Fake news and democracy | Issue Highlights & Thought Leader

The Thought Leaders of this issue were Crampton Primary School.

Congratulations Crampton. You’ve been picked because you used a range of ways of communicating on the Hub to take part in discussions. Crampton have used a range of drawing, video and writing to communicate their opinions and ideas this half term. Violinartist9 responded to our question about their drawing fantastically and showed that pictures can be used to explore the meanings of important words. Crampton are great at looking out for comments on their opinions and making sure they respond to others.

 

"To other people, [democracy] can mean lots of different things depending on the way they’ve been taught about it."

Violinartist9, Crampton Primary School

Creative ways to share your opinions...

Elaine Primary School and Michael Faraday created raps to explain the impact of fake news. Rap is often used to express opinions about what is going on in the world. It was great to see BNC students using different ways to share their opinions.

Fake News Rap - Flowery Angel and co - The Burnet News Club

Now this is a story all about how, Fake news is trying to take over the town, Burnet News would like you to sit right back, We'll tell you how fake news needs to go back in its cap. In western media, every day, Social media is ...

True News Guide Faraday Rap - The Burnet News Club

GoldRhino and other students from Faringdon Community College created their own versions of fake news stories to spark discussion. We thought it was particularly clever that they used real news stories. 

Theresa May's DARK secret! - The Burnet News Club

Theresa May has a dark secret that she hides from all.When elected the first female chair for the conservatives she says that her own party is the "nasty party." This fact had haunted her for the time David Cameron stood down and she took up this unstable position, however this ...

SMELLY SPANIELS SELL STORIES - The Burnet News Club

Offering solutions to fake news...

Blank_Username from William Patten Primary School started to think through solutions to fake news. They negotiated both sides of the argument for moderating all online news (with a clever reference to the Snooper’s Charter) and made us aware of a fantastic news checking website: www.snopes.com

Arnhem Wharf also published a mega post which broke down how fake news has become an issue and offered some suggestions for how to tackle it.

How will fake news effect democracy, and more importantly, our country? - The Burnet News Club

We all know it: Fake news is bad. But just saying that isn't going to help, we need to do something about it - but what? Fake news is made by news companies to make money. We could stop it by reviewing all the posts and articles before putting it ...

AW Asks, 'Who Edits the News Today?' - The Burnet News Club

Who Edits the News Today? This article will tell you about where fake news comes from, what journalism used to be like, how fake news spreads, why it's made and who edits the news today. You will find out that fake news aren't edited like newspapers. We thought this was ...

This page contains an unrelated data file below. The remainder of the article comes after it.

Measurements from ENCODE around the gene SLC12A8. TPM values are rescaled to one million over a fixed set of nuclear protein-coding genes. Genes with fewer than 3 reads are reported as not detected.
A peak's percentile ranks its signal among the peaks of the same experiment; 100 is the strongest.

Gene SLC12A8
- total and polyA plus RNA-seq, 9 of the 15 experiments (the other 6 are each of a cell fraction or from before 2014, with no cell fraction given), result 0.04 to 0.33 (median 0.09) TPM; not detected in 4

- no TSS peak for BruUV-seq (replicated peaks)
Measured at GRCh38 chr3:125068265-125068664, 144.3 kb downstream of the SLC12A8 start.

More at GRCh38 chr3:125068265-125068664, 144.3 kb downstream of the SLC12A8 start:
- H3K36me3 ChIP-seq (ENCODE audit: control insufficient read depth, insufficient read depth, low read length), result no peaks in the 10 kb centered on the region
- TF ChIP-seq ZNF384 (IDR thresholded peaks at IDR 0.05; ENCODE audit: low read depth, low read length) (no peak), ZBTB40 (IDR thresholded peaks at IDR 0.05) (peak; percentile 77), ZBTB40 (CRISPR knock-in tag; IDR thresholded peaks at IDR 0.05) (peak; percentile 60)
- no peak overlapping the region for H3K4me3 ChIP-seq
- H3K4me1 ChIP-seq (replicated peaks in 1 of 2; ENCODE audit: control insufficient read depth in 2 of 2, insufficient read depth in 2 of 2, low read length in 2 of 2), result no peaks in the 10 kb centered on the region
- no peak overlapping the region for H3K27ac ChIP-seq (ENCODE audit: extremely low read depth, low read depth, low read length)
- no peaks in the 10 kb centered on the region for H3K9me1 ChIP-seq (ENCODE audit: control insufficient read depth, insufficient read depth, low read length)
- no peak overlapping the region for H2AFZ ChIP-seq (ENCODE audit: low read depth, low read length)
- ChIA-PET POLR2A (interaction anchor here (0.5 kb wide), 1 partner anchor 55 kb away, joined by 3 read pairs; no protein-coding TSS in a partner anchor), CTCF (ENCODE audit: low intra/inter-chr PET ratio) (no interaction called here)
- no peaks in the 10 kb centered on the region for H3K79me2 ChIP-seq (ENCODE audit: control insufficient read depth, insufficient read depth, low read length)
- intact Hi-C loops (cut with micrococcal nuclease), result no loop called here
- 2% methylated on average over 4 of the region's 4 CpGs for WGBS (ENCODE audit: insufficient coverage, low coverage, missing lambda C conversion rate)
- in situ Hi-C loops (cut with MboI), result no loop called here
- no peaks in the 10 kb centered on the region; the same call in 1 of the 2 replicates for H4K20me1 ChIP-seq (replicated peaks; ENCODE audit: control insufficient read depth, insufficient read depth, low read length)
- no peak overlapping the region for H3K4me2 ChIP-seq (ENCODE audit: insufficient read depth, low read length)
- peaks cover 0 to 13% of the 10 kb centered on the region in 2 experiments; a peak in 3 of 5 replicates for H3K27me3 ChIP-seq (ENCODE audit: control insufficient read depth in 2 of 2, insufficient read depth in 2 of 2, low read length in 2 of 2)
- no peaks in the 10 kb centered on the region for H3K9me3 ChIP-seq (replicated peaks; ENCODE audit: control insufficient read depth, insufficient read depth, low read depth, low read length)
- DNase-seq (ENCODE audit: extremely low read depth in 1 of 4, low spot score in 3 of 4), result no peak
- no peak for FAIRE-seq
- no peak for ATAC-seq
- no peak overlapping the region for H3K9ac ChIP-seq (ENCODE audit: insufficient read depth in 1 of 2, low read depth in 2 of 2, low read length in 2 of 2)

Comments that made us think...

Alperton gave a clear and logical reason for why fake news is a growing problem. They gave their opinion for why fake news is a problem now and backed it up with relevant and true examples.

"I feel that fake news is affecting our young generation because now that there are many gadgets, more young people are using the internet. This might lead to them seeing a higher amount of fake news stories on the internet which could affect them as a person as they won’t know what is true or what is false any more. For example, on YouTube there have been a rise in videos that have fake facts and half-truths so that they can gain popularity. Another problem of fake news is that people see it as a way to gain money through advertising. If they create a catchy headline, people are most likely to click on it than read the actual facts. This generation are hungry for new things and facts because they want to be the first to find out about it and then retell their friends so they can be praised for their findings."

BossJourno, B.CreeperJourno, MessiReporter, PrincessJourno, FamJourno, SportyReporter

Colegrave showed us why scepticism is an essential skill to have. mul1_da_gr8t explained:

"In my opinion, I personally think that fake news is either people trying to feed false information into people’s heads or trying to persuade people to do something by telling them something that is not true. It can come in many shapes and sizes whether it's in the media or in the newspaper at your doorstep, it is not true and we need to be sceptical and think: Is this true? Where is this coming from? Scepticism is a good skill to have as we can’t believe everything we see. For example, if we see something on the internet we should see where it has come from and what it says. Sometimes you need to look at it and be realistic like if it doesn’t make sense. To summarise, we need to think about what we’re looking at and that we need to be sceptical."

mul1_da_gr8t

 

Did you know there’s an election going on...

Of course you did! We created some special elections sessions this half term which some BNC clubs ran in their schools. Experienced BNC members Delta and ToBeFrank had an excellent debate using scepticism to challenge each other on what makes a strong Prime Minister.

Don’t forget to take our online poll to tell us who you think should win!

One Comment

  1. Thomas Hinderwell Primary Thomas Hinderwell Primary

    Well done: CRAMPTON PRIMARY SCHOOL